By Rebecca Gladstone

LWVOR is advocating adoption of our privacy and cybersecurity position for elections. We have

applied our position to protecting election workers’ privacy and to Legislative reports of crippling

cyber-attacks. Social media’s “liar’s dividend”, which causes doubt in real news, calls for our attention, as well.

Election cybersecurity is based on emergency preparedness. For example, an Oregon wildfire burned down a USPS site, affecting vote-by-mail there. Oregon’s power grids and transportation infrastructure are all vulnerable. Cyber attacks can disrupt elections by disrupting airports, GPS networks, traffic signals, bridges and dam-water controls, services from special districts, state agencies, and many businesses and organizations.

We must safeguard cell and internet access. Democracy depends on us protecting all of our critical infrastructures. More information about LWVOR’s cybersecurity position can be found at LWVOR Cybersecurity and Privacy Today.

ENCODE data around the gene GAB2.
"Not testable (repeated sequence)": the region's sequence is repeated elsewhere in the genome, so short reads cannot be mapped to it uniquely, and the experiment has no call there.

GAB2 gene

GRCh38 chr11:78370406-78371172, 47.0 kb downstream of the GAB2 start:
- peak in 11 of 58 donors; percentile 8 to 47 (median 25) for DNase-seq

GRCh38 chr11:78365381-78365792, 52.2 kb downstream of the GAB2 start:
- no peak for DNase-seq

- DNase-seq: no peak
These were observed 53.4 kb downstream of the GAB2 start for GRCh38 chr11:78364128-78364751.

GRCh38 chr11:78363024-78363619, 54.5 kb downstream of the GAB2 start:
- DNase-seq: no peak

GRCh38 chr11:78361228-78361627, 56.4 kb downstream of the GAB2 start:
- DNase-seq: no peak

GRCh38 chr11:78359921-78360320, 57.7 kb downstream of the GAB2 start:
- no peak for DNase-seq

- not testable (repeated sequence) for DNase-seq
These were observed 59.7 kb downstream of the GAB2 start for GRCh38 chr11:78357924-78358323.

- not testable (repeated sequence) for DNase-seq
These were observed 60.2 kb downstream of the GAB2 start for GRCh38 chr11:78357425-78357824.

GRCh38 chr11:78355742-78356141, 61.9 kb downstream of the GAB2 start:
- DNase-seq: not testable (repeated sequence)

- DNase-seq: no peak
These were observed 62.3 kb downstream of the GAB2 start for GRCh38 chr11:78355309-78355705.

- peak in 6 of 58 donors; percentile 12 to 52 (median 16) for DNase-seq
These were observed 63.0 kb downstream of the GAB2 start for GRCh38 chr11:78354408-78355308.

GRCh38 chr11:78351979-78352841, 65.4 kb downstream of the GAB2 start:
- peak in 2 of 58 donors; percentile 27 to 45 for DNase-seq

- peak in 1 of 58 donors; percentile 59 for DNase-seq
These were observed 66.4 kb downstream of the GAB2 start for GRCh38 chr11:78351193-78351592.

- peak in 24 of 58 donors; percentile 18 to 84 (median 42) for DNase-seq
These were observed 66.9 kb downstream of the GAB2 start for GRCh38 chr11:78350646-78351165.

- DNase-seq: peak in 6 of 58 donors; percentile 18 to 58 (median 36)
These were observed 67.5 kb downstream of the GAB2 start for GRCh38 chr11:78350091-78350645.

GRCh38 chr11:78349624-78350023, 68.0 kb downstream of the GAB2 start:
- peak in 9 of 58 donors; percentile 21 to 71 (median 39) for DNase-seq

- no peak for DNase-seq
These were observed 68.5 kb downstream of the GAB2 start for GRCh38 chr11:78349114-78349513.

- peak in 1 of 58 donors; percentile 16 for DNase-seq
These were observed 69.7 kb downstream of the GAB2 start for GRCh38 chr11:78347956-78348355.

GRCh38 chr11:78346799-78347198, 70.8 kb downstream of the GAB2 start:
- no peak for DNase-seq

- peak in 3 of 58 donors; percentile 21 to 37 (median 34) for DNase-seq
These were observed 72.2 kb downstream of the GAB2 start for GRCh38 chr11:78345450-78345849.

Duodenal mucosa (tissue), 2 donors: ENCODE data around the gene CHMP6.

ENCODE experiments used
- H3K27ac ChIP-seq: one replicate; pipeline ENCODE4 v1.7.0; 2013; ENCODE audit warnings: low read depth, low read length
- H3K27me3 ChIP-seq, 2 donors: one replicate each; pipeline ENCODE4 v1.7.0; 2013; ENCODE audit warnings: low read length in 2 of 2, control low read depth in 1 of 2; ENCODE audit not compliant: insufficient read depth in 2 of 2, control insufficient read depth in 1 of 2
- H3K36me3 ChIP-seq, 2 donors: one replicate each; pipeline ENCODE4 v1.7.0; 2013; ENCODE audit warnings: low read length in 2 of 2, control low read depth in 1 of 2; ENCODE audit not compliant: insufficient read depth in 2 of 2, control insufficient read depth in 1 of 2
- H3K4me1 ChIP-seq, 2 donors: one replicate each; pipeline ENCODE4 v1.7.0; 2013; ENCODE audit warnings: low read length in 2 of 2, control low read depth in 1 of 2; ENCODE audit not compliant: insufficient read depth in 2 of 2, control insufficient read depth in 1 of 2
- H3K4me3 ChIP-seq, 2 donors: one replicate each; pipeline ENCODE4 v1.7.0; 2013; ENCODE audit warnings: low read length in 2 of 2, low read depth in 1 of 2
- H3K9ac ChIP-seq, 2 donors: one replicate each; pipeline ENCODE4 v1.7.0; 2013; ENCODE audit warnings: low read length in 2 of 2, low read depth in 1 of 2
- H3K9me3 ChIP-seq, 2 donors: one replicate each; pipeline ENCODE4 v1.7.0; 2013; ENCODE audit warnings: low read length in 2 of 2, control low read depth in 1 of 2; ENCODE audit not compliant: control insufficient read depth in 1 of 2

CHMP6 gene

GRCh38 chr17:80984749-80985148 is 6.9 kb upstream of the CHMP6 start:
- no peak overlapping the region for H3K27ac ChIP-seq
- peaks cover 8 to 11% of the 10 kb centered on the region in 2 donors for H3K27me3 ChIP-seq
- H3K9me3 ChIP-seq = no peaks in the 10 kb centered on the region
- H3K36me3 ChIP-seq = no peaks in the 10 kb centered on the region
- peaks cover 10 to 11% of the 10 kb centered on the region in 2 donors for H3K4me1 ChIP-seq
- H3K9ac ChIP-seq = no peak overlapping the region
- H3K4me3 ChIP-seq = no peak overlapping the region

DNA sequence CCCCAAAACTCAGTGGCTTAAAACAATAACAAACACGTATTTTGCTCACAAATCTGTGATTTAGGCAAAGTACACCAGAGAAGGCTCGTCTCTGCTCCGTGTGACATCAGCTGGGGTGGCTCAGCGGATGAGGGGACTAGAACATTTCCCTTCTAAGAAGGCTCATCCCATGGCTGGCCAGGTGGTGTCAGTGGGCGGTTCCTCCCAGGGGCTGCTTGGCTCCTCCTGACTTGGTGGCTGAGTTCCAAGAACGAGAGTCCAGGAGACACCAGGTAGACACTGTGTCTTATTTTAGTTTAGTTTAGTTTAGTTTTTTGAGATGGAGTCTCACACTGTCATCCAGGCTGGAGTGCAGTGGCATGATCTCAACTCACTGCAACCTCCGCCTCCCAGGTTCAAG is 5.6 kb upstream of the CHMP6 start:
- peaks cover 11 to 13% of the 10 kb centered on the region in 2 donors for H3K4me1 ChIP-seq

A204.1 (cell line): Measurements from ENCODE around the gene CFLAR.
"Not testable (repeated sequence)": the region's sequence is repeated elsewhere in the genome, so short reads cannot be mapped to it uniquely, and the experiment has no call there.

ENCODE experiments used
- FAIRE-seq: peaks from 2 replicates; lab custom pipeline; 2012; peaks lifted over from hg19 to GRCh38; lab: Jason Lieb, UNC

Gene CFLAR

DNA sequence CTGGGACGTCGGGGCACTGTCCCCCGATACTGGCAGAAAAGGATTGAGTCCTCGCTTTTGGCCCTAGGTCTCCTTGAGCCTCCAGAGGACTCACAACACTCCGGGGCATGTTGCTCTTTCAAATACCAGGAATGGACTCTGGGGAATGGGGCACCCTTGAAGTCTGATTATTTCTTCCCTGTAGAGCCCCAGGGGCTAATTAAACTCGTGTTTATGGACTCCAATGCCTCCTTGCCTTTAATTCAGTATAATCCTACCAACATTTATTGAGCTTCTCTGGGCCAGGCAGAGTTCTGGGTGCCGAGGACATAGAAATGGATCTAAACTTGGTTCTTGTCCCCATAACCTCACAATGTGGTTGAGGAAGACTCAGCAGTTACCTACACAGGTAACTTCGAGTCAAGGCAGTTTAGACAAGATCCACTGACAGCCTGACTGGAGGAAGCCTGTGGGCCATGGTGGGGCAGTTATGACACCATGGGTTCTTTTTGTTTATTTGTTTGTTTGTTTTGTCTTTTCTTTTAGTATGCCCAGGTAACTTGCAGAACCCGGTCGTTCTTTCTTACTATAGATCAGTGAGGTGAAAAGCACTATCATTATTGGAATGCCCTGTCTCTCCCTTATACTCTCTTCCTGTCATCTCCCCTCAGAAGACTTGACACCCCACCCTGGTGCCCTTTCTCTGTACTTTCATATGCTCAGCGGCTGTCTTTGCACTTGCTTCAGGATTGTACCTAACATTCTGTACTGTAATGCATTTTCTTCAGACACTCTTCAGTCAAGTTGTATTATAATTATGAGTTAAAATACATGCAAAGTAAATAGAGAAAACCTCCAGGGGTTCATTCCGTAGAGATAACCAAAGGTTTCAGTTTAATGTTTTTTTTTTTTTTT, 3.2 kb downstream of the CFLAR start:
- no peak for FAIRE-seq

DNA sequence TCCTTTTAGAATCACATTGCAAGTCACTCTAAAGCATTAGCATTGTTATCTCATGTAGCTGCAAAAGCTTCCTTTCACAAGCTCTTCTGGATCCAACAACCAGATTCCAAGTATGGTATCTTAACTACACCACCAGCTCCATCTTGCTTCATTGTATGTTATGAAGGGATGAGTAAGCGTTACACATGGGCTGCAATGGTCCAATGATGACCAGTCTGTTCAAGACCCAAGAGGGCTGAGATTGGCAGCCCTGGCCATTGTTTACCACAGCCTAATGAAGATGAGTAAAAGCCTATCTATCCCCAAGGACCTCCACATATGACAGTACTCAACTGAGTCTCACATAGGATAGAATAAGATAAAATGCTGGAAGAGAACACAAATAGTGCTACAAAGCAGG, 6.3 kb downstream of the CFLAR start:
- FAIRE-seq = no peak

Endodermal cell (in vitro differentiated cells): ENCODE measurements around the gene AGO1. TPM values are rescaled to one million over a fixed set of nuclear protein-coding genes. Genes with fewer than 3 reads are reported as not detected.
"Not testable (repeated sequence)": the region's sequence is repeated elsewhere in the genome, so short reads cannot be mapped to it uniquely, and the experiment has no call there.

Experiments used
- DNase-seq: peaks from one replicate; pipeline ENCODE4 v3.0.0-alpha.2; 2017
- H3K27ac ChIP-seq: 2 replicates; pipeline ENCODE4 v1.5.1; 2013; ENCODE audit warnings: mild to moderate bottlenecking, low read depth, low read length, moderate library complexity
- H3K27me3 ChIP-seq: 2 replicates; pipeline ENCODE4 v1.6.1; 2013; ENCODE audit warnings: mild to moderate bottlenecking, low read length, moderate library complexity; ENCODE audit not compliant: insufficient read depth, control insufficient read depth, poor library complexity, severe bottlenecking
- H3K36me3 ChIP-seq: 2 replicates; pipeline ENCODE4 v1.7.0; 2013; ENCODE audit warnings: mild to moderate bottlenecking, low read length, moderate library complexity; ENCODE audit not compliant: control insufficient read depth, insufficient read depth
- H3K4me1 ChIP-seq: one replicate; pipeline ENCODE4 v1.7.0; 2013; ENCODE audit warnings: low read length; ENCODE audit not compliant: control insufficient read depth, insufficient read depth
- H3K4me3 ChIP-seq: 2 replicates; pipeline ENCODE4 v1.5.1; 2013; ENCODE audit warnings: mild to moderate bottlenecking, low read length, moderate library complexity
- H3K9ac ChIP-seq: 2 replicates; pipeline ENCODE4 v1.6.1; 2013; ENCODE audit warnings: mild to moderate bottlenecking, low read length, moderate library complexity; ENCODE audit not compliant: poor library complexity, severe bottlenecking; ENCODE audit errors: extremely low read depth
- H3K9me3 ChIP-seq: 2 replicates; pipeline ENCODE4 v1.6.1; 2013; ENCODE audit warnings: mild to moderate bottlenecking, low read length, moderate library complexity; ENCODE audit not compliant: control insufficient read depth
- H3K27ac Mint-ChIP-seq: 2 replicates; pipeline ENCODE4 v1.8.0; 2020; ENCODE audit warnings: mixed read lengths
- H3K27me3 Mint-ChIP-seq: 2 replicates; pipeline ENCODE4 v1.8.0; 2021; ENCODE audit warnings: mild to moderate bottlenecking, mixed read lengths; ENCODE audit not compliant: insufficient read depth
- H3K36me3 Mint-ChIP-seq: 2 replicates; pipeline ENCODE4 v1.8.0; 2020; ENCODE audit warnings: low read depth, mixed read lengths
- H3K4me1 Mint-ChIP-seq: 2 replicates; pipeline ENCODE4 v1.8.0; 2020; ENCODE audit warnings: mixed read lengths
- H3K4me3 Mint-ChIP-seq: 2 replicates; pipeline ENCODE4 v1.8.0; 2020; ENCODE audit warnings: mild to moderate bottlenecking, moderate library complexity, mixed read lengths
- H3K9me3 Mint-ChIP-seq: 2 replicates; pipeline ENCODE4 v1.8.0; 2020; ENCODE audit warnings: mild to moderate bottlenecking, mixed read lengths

By Marion McNamara

Our devoted and beloved League member, Barbara Ross, died April 4, on the 54th anniversary of the death of Martin Luther King Jr. Like Dr. King, Barbara’s life work focused on making the world more just and compassionate, albeit on a smaller canvas. She began her career as a social worker, and by the late 1970’s added public service to her resume, serving as a Benton County Commissioner, a Corvallis school board member, and a state representative. She brought her passion for fairness to every job she undertook. Barbara‘s family has always been a support to her, and she to them. Her children, grandchildren, and great-grandchildren were an important part of her life, and were able to be with her in her last days.

Barbara was mentor to many of those she met throughout her long career. She had a reliably good sense of spotting talent and introducing people to opportunities for service and growth. Several current state legislators got their start in politics with Barbara’s advice and occasional gentle pushes. The gift of her guidance was not limited to those who were up and comers.

Working with her church, she was part of an effort to help people get back on their feet, providing material and emotional support. She volunteered to help with re-entry for people leaving incarceration, spending several hours a week conversing with them. And most recently, Friday evenings would often find her delivering food, clothing, and conversation to homeless women.